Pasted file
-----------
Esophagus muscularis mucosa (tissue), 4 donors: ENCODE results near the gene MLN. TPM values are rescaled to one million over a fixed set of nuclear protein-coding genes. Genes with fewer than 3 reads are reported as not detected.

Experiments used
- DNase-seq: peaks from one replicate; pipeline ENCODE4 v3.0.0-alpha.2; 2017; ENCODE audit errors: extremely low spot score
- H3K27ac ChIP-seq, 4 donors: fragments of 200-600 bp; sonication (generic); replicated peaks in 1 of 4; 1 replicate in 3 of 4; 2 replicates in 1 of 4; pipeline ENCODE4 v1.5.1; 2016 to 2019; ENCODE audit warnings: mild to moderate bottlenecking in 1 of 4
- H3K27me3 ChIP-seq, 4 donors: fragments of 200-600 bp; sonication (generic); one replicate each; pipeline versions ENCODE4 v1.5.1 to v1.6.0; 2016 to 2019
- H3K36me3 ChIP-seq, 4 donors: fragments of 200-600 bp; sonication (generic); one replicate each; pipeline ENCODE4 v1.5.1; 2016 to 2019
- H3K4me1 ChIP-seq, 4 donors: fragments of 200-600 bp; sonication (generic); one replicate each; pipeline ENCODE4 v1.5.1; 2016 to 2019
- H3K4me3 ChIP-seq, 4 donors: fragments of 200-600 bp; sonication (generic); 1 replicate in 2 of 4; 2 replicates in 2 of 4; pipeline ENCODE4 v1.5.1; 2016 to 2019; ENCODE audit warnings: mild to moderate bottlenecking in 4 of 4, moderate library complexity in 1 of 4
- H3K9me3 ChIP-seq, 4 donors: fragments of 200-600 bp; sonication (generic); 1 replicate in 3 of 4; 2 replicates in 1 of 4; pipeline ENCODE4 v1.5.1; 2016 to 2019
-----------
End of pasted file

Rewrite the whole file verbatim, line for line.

Esophagus muscularis mucosa (tissue), 4 donors: ENCODE results near the gene MLN. TPM values are rescaled to one million over a fixed set of nuclear protein-coding genes. Genes with fewer than 3 reads are reported as not detected.

Experiments used
- DNase-seq: peaks from one replicate; pipeline ENCODE4 v3.0.0-alpha.2; 2017; ENCODE audit errors: extremely low spot score
- H3K27ac ChIP-seq, 4 donors: fragments of 200-600 bp; sonication (generic); replicated peaks in 1 of 4; 1 replicate in 3 of 4; 2 replicates in 1 of 4; pipeline ENCODE4 v1.5.1; 2016 to 2019; ENCODE audit warnings: mild to moderate bottlenecking in 1 of 4
- H3K27me3 ChIP-seq, 4 donors: fragments of 200-600 bp; sonication (generic); one replicate each; pipeline versions ENCODE4 v1.5.1 to v1.6.0; 2016 to 2019
- H3K36me3 ChIP-seq, 4 donors: fragments of 200-600 bp; sonication (generic); one replicate each; pipeline ENCODE4 v1.5.1; 2016 to 2019
- H3K4me1 ChIP-seq, 4 donors: fragments of 200-600 bp; sonication (generic); one replicate each; pipeline ENCODE4 v1.5.1; 2016 to 2019
- H3K4me3 ChIP-seq, 4 donors: fragments of 200-600 bp; sonication (generic); 1 replicate in 2 of 4; 2 replicates in 2 of 4; pipeline ENCODE4 v1.5.1; 2016 to 2019; ENCODE audit warnings: mild to moderate bottlenecking in 4 of 4, moderate library complexity in 1 of 4
- H3K9me3 ChIP-seq, 4 donors: fragments of 200-600 bp; sonication (generic); 1 replicate in 3 of 4; 2 replicates in 1 of 4; pipeline ENCODE4 v1.5.1; 2016 to 2019